(Masterpieces of World Literature, Critical Edition)

Requiem, never published in the Soviet Union, describes an intensely personal and national struggle for survival. The preface, dedication, two epilogues, and the intervening series of poems combine to form a brief epic about the grieving mother of a prisoner and her fellow sufferers who stand in the prison lines of Leningrad. Although never acknowledged, the first-person-narrator “I” leaves little doubt of the directly autobiographical nature of the poem.

The preface, “Dedication,” and “Prologue” provide the exposition for the work, establishing the historical scene and providing the introduction to the persona—a grieving mother longing to know the fate of her imprisoned son. In the preface the narrator answers, “Yes, I can,” to a woman’s inquiry about her ability to describe the awful terror of “where, unhappily, my people were.” She identifies the cars of the secret police as the dreaded symbols of death and despair, as carrying people, including her son, away at dawn.

The literary devices of her previous works form a multilayered journey into a terrifying time in human history. Akhmatova uses concrete imagery and symbolism, both universal and biblical, to convey the significance of the story she has to tell. For example, when she addresses death, she uses a series of similes to dramatize the various forms it may take: “like a bandit,” “like a typhus-germ,” or “like a fairy tale of your own...

(The entire section is 414 words.)

Requiem Summary

(Critical Survey of Literature for Students)

Anna Akhmatova was a prominent voice in Russian poetry for more than fifty years. When she died in 1966, she was hailed as one of the eminent poets of Russia, ranked with Aleksandr Blok, Boris Pasternak, and Osip Mandelstam. Her several collections attest the high quality of her craft. She drew attention to her poetry at the very start of her career, participating in a short-lived but eclectic group of poets called the Acmeists in the second decade of the twentieth century. She then struck her own path and, although she was frequently regarded with suspicion by Soviet authorities, she managed to retain the aura of brilliance and integrity until her last days.

It is generally agreed that her highest achievements are two cyclical poems, Poema bez geroya (1960; A Poem Without a Hero, 1973) and Requiem. Both are Akhmatova’s poetic answers to the vicissitudes of life in Russia under communism and, because of that, their publication was delayed; Requiem first appeared abroad and was not published in Russia until many years later.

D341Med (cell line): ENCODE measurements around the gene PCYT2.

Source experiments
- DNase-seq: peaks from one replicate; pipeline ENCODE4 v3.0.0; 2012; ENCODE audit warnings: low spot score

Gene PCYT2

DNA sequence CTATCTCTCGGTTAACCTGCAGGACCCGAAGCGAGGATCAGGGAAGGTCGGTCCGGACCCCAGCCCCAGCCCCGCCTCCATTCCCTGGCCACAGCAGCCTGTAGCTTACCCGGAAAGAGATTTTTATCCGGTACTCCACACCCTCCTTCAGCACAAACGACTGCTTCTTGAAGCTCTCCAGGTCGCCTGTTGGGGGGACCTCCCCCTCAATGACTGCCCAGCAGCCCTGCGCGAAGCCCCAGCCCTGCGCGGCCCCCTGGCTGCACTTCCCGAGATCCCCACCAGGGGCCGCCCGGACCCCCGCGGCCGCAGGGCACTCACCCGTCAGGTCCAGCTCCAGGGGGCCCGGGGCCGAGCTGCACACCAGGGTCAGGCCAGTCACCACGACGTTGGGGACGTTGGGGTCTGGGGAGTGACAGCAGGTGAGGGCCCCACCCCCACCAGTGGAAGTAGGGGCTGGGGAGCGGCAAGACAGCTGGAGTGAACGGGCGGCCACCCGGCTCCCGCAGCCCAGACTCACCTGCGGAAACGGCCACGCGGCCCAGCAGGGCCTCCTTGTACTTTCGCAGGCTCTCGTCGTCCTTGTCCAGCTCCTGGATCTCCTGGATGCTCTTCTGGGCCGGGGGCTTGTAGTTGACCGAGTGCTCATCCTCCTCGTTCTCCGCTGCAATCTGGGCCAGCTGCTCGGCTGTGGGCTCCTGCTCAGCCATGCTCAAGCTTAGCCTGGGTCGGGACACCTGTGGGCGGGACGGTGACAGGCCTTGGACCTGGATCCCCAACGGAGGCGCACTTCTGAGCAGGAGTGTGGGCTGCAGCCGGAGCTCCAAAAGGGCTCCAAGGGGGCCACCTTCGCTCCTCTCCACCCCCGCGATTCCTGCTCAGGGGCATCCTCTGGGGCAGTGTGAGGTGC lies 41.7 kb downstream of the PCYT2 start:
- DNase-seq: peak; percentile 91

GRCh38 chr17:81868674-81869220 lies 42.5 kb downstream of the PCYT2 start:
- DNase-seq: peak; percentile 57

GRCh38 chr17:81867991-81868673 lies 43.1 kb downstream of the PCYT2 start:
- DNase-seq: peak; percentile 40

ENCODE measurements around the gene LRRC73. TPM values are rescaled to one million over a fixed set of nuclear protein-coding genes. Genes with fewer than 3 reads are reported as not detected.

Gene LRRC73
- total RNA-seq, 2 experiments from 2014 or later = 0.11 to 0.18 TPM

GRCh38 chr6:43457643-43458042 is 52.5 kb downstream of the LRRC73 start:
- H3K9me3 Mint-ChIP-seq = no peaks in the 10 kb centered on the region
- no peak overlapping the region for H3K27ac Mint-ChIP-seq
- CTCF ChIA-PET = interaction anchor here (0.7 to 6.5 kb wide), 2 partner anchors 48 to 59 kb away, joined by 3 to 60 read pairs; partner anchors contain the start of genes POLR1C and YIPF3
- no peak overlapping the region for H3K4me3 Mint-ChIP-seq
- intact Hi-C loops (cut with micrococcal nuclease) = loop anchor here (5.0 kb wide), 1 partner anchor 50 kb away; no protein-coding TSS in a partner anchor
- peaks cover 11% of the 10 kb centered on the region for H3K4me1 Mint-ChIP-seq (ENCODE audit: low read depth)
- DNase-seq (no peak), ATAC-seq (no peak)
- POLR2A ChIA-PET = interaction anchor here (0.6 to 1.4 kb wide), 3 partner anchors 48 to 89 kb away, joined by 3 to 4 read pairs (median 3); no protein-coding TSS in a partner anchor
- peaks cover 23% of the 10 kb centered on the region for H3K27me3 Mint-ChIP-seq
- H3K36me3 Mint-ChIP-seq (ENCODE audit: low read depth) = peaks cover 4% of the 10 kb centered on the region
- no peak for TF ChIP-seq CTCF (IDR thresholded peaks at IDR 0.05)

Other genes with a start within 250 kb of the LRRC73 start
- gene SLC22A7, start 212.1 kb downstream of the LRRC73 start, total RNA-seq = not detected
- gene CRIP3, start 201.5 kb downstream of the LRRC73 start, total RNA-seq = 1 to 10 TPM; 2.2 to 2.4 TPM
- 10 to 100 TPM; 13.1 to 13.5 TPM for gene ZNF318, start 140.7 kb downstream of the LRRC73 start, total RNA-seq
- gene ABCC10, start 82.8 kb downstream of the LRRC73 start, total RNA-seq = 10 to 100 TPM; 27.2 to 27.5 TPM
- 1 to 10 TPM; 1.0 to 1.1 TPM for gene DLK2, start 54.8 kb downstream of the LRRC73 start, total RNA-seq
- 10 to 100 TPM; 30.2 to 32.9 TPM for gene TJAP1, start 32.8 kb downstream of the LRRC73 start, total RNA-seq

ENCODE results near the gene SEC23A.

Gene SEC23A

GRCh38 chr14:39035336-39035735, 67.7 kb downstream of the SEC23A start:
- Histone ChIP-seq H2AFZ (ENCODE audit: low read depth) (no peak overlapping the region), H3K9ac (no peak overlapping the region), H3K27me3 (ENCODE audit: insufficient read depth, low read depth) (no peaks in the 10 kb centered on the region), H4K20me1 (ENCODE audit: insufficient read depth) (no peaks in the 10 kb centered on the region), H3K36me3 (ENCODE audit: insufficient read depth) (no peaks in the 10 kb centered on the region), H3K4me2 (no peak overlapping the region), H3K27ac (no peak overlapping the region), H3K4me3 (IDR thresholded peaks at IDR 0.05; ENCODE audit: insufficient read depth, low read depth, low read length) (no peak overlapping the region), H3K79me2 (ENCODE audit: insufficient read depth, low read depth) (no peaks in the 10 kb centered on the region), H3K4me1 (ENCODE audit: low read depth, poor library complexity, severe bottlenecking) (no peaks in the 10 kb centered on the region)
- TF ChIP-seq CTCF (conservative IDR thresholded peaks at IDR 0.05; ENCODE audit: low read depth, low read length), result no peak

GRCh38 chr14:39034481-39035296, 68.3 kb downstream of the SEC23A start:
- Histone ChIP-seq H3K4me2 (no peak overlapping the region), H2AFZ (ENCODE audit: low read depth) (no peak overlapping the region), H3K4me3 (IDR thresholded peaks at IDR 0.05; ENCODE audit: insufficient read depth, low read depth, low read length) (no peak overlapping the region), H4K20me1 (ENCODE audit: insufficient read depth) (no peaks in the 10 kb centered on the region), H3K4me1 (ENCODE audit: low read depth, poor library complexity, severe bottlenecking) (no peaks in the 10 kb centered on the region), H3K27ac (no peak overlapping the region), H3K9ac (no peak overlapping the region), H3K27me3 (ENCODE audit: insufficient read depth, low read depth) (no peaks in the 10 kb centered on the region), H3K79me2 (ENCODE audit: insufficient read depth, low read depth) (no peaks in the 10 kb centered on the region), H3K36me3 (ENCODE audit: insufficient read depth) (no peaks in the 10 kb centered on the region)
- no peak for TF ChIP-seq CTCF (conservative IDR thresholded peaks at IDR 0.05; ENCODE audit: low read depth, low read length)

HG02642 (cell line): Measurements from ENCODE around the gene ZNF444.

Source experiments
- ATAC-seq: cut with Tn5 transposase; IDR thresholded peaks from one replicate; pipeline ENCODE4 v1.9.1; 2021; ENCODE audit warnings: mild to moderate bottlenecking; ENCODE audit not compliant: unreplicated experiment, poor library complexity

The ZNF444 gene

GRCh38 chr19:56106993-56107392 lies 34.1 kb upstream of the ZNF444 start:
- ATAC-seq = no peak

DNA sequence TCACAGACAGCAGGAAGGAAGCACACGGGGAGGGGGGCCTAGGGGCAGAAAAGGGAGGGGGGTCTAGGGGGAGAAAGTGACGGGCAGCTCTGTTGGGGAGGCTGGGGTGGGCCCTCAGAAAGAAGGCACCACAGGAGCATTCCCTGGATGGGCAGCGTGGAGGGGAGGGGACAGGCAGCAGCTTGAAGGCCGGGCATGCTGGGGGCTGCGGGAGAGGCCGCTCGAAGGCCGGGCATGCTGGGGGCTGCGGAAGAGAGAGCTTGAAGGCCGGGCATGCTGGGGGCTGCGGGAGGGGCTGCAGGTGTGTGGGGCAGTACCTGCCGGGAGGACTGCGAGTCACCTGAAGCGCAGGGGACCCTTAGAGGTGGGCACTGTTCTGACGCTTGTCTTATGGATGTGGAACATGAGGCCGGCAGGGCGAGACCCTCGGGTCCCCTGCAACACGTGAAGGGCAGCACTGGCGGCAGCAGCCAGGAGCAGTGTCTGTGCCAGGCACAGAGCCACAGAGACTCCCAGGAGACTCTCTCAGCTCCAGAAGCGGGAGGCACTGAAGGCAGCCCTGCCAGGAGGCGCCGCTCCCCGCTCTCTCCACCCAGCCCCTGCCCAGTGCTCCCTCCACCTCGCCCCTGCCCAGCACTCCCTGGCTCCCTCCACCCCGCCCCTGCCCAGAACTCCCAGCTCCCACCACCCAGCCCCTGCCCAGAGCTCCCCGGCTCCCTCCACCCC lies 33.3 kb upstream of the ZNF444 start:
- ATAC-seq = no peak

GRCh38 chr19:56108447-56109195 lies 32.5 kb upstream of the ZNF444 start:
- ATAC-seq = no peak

Requiem was written between 1935 and 1943, with a brief prose foreword added in 1957. Since its publication in Germany in 1963, it has been symbolic of both the suffering and silent defiance of the Russian people during the reign of terror perpetrated by Joseph Stalin and his henchmen. The poem is more than a protest against tyranny; it reflects the poet’s personal tragedy. Her only son, Lev Gumilev, a prominent young scholar, was arrested on trumped-up charges and exiled to hard labor. Released during World War II, he was arrested again and released only in 1956. During his imprisonment, Akhmatova stood waiting in lines in front of the prison off and on for seventeen months, trying to learn the fate of her son and secure his release. Although Requiem is basically autobiographical, it should not be read purely as such, but primarily as any mother’s grief. The poem itself is not as much a direct accusation of the inhumane treatment of the Soviet citizen, but a deeply felt outcry against the injustice done to all the children of Russia. Through her outcry, Akhmatova expresses a great love of and loyalty to Russia, and it is in this manner that one mother’s grief and tragedy become a symbol of all of Russia, expressed in a perfect fusion of content and form.

Requiem opens with the brief prose introduction written in 1957, which places the poem in the fearful years of the secret police. She relates that, as she stood in line before the prison walls, an unknown woman asked, “Can you describe this?” “Yes, I can,” Akhmatova replied. The first lines of the motto explain why she chose not to become an émigré: “No, not under a foreign heavenly dome,/ Not under the shield of foreign wings—/ I was with my people in those hours,/ There where, unhappily, my people were.” These four lines are the best example of the style that follows—direct, precise, brief, and simple. They represent the full power of emotion that characterizes the entire poem.

In the opening poem, Akhmatova dedicates Requiem to all who suffered during the purges of the 1930’s, those who waited before prison gates, wept upon hearing the sentences, and lived in the relentless fear of the powerless. Although the wind is still refreshing and the sunset beautiful, that beauty is lost on those in the vigil. The poet combines brief, contrasting sketches of the prison and Leningrad with the mood of the frightened, yet still hopeful, participants of the vigils. Recalling her friends from the two-year ordeal in 1940, she sends them her greetings, wherever they may be.

The spirit of the dedication is preserved in the introduction to the entire poem. Here she weeps for the “ranks of the condemned” and for the “innocent Rus’” (a poetic, endearing term for Russia) that “contorts under bloody boots and the tires of Black Marias” (black-painted prison vans). In these first two poems, Akhmatova is able to surmount personal grief and become a speaker for all who suffered with her, indeed for all victims of the country and perhaps all of humankind. In the following poems, she concentrates on her own grief as she...

(The entire section is 1731 words.)